Seagrass Ecosystem Services Project

About SES

Seagrass Ecosystem Services Project

About IKI

The International Climate Initiative (IKI)

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List of Country Partners

Seagrass Ecosystem Services Project

The ‘Conservation of biodiversity, seagrass ecosystems and their services – safeguarding food security and resilience in vulnerable coastal communities in a changing climate’ project (Seagrass Ecosystem Services project) is managed by the Secretariat of the Memorandum of Understanding on the Conservation and Management of Dugongs and their Habitats throughout their Range of the Convention on the Conservation of Migratory Species of Wild Animals (CMS Dugong MOU) and funded by the International Climate Initiative (IKI)

This is the first project in the Indo-Pacific region delivering site-specific assessments of seagrass health and threats, and to evaluate the ecosystem services seagrass provides.

To support community-led conservation, the project develops business models that provide sustainable sources of financing to community groups leading seagrass conservation efforts, and encourages communities to share their stories in order to raise the profile and change the narratives on seagrass and dugong conservation.

Supported by

As a project partner, Seagrass-Watch will support the national partners to assess the extent and health of seagrass meadows, applying an initial mapping phase followed by long-term monitoring.

Local NGOs and coastal communities at the project sites are empowered to assess seagrass by the project’s technical and scientific experts, who offer technical tools and capacity building throughout the lifetime of the project. They work together to assess the ecosystem services provided by their specific seagrass meadows, such as fishery production and blue carbon.

Working closely with field practitioners, coastal communities, and technical experts in five southeast Asian countries.

  • Indonesia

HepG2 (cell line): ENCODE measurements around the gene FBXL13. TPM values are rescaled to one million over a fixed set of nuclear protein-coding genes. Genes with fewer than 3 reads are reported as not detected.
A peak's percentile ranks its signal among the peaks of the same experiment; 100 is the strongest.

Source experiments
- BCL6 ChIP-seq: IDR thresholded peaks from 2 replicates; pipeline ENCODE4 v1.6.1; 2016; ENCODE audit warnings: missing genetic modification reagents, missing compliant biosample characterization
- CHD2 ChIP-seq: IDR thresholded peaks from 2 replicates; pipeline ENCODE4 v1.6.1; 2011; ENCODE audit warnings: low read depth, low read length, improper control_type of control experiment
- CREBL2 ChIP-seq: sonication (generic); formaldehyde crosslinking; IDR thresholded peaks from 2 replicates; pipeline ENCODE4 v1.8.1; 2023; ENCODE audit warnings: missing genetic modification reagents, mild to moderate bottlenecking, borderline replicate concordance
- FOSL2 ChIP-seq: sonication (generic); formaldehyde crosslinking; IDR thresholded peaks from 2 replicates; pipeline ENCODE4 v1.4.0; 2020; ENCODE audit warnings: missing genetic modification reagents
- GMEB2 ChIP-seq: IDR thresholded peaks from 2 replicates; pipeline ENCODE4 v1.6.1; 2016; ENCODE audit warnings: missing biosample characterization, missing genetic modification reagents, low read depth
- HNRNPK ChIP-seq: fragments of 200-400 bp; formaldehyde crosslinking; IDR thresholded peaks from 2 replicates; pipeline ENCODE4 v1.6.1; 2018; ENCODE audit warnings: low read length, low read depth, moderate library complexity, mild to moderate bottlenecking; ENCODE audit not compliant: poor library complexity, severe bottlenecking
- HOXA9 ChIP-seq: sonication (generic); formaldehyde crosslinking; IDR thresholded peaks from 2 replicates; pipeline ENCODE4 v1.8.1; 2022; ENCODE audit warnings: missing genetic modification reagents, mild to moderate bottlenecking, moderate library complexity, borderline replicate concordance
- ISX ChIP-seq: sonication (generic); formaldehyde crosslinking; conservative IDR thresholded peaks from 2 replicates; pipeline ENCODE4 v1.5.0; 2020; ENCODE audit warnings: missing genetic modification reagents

• Malaysia
  • Philippines
  • Thailand
  • Timor-Leste

The information collected during these assessments is used to guide and influence local NGOs, coastal communities and other stakeholders in developing informed policy, ensuring that seagrass, the biodiversity it supports and the services it provides are protected.

This project is part of the International Climate Initiative (IKI). The Federal Ministry for the Environment, Nature Conservation and Nuclear Safety (BMU) supports this initiative on the basis of a decision adopted by the German Bundestag.

Video courtesy Nicolas J Pilcher © Marine Research Foundation

Where we work

Map boundaries are indicative only.

The designations employed and the presentation of the material on this map do not imply the expression of any opinion whatsoever on the part of the Seagrass-Watch Global Observing Network concerning the legal status of any country, territory, city or area or of its authorities, or concerning the delimitation of its frontiers or boundaries.

There is no warrant the map or its features are either spatially or temporally accurate or fit for a particular use.

This map is provided without any warranty of any kind whatsoever, either express or implied.

Map boundaries are indicative only.

The designations employed and the presentation of the material on this map do not imply the expression of any opinion whatsoever on the part of the Seagrass-Watch Global Observing Network concerning the legal status of any country, territory, city or area or of its authorities, or concerning the delimitation of its frontiers or boundaries.

There is no warrant the map or its features are either spatially or temporally accurate or fit for a particular use.

This map is provided without any warranty of any kind whatsoever, either express or implied.

Country partners

INDONESIA

 The Indonesian archipelago is an important focal area for seagrass and dugong distribution, owing to its position as a conduit between the major basins of the Indian and Pacific Oceans.